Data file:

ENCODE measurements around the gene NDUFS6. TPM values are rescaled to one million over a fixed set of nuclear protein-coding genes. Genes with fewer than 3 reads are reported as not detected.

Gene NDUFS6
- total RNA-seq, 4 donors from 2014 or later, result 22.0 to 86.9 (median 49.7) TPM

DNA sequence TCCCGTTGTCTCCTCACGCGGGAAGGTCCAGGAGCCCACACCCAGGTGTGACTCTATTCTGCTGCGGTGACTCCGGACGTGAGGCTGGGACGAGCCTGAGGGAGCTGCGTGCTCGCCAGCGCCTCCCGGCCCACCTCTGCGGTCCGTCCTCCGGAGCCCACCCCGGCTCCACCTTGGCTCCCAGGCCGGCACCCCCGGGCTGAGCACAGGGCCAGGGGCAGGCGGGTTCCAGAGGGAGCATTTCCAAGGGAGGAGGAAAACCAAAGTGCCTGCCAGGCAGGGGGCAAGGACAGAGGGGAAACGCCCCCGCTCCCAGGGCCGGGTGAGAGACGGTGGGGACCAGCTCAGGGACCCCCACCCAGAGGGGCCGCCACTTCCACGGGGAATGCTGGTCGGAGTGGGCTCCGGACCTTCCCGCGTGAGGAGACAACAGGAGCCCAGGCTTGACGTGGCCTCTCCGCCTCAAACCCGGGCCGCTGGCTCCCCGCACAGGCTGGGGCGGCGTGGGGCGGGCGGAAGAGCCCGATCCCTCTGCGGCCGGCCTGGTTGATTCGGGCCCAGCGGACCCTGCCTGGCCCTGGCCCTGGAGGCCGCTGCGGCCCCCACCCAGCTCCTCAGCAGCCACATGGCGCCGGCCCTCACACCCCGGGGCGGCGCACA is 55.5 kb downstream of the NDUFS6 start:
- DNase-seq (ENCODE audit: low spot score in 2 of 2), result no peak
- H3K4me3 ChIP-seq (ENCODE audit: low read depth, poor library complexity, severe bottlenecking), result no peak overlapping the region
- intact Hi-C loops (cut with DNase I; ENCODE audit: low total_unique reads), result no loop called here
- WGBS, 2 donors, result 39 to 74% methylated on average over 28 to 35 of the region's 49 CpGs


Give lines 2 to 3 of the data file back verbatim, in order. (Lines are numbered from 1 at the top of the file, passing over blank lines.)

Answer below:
Gene NDUFS6
- total RNA-seq, 4 donors from 2014 or later, result 22.0 to 86.9 (median 49.7) TPM